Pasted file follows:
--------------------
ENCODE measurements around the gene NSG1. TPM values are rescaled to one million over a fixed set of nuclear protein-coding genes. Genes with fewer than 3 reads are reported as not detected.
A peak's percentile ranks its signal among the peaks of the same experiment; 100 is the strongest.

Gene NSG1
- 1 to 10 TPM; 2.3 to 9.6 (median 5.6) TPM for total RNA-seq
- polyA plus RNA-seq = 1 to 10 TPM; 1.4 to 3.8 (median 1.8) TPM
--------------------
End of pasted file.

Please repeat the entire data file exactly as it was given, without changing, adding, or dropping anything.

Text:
ENCODE measurements around the gene NSG1. TPM values are rescaled to one million over a fixed set of nuclear protein-coding genes. Genes with fewer than 3 reads are reported as not detected.
A peak's percentile ranks its signal among the peaks of the same experiment; 100 is the strongest.

Gene NSG1
- 1 to 10 TPM; 2.3 to 9.6 (median 5.6) TPM for total RNA-seq
- polyA plus RNA-seq = 1 to 10 TPM; 1.4 to 3.8 (median 1.8) TPM